U.S. Bank: Will the Standard Challenge Finally Make Its Way to the Supreme Court?
The saga of U.S. Bank’s pension plan continued into 2018, and will likely continue into 2019. Participants in the U.S. Bancorp Pension Plan sued the plan’s fiduciary in 2013 for, among other things, mismanaging the pension plan by investing 100 percent of the pension in equities and selecting expensive proprietary mutual funds to do so. This strategy was in place during the financial crisis in 2008, causing the pension plan to become severely underfunded as the stock market crashed — meaning the pension plan would not have enough money to pay the retirement benefits U.S. Bank promised employees.
After the case was filed, U.S. Bank made contributions to the plan sufficient to make the plan overfunded, and moved to dismiss on multiple grounds, including lack of Article III standing. The district court held that the case became moot once the plan became overfunded. The plaintiffs appealed the court’s mootness decision, and U.S. Bank sought to defend the lower court decision by arguing that the plaintiffs no longer had Article III standing once the plan became overfunded.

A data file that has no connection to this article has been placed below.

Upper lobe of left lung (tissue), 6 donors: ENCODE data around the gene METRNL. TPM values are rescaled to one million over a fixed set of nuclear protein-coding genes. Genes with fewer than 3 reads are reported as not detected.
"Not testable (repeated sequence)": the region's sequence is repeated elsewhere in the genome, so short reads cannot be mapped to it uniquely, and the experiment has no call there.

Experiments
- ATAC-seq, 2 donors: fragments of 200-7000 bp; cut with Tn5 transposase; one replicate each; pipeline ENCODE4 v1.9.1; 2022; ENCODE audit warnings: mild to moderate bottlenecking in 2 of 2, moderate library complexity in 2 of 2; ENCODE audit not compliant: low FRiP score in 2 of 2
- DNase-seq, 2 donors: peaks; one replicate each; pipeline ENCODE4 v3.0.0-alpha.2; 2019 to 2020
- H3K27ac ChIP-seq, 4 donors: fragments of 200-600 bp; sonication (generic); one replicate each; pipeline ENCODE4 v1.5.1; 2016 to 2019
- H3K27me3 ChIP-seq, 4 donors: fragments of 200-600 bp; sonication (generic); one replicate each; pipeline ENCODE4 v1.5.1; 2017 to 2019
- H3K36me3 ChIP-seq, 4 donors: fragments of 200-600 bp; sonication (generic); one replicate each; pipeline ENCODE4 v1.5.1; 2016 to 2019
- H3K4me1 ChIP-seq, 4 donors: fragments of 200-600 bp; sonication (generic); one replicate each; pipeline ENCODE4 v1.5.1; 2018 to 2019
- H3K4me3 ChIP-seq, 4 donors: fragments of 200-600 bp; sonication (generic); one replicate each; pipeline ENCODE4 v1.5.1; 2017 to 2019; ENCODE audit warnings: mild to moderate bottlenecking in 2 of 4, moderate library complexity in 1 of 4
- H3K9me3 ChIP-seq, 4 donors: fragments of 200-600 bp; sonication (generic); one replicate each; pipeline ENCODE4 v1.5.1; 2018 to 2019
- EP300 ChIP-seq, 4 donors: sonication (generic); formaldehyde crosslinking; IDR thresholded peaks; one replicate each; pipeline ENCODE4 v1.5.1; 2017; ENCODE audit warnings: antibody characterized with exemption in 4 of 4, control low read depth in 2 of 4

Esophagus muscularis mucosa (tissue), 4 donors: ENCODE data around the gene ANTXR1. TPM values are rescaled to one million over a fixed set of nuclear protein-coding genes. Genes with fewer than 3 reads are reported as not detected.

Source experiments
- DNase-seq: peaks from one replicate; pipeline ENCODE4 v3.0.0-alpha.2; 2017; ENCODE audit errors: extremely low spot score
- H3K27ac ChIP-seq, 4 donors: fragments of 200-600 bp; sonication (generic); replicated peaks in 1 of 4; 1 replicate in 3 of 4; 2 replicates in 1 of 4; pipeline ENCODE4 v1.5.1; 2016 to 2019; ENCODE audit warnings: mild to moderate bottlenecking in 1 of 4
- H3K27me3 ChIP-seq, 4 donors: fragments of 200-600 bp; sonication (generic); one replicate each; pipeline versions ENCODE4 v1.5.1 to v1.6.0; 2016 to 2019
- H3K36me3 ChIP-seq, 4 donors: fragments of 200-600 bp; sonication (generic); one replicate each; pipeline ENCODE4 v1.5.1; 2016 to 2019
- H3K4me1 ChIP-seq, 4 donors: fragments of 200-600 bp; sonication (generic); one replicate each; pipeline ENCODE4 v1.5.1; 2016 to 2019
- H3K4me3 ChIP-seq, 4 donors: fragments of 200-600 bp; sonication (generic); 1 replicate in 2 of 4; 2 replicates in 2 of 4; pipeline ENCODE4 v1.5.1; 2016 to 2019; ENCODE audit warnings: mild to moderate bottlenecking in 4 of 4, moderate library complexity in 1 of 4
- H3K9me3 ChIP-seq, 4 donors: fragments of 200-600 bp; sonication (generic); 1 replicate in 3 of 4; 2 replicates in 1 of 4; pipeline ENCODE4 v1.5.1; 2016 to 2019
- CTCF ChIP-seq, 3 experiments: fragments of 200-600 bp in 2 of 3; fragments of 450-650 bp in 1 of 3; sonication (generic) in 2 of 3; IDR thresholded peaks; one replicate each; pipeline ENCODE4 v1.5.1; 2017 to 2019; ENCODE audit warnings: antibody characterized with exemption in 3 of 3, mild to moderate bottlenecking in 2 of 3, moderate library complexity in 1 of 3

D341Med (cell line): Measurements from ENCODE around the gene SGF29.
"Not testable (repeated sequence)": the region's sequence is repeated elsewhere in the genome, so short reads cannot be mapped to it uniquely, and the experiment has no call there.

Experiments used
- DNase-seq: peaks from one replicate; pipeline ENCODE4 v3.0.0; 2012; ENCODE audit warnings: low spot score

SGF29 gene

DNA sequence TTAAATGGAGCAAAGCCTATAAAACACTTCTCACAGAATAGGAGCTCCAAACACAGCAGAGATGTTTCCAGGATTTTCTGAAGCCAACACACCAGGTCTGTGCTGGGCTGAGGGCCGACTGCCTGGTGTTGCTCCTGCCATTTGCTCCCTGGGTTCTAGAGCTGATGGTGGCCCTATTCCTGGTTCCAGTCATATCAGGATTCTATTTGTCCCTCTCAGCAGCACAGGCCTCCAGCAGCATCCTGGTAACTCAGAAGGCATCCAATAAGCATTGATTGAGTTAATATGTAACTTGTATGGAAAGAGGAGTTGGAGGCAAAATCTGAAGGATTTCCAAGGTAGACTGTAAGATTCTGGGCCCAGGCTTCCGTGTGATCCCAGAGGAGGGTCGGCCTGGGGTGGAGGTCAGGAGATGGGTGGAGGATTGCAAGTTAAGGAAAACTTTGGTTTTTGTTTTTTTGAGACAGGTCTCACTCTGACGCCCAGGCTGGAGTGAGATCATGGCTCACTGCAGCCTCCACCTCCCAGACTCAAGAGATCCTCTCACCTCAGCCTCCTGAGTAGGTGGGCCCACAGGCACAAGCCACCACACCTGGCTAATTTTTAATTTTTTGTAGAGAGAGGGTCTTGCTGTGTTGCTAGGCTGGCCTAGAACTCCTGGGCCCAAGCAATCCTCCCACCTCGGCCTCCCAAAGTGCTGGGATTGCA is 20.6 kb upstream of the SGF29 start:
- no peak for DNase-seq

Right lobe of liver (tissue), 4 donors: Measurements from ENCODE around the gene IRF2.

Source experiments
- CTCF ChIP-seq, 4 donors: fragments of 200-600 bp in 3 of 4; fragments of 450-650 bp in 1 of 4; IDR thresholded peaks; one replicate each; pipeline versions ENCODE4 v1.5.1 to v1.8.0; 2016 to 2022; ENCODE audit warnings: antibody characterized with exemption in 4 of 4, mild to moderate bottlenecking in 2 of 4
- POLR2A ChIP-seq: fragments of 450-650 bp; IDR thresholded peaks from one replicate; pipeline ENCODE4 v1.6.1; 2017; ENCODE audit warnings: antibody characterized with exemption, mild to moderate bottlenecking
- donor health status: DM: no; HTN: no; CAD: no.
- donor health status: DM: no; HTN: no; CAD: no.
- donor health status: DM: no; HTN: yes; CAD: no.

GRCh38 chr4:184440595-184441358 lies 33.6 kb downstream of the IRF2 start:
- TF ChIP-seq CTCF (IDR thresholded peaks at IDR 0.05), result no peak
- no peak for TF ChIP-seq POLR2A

The Eighth Circuit upheld the dismissal, but not on Article III standing or mootness grounds. Rather, the Eighth Circuit held that, without an underfunded pension, a participant in that plan does not have “prudential standing” — that is, she is not in the class of people Congress authorized to sue under the statute. The dissent was quick to challenge this result, pointing out that ERISA permits wide-ranging injunctive relief separate and apart from restoration of losses, including the removal of fiduciaries, enjoinment of imprudent investment strategies and disgorgement of ill-gotten profits.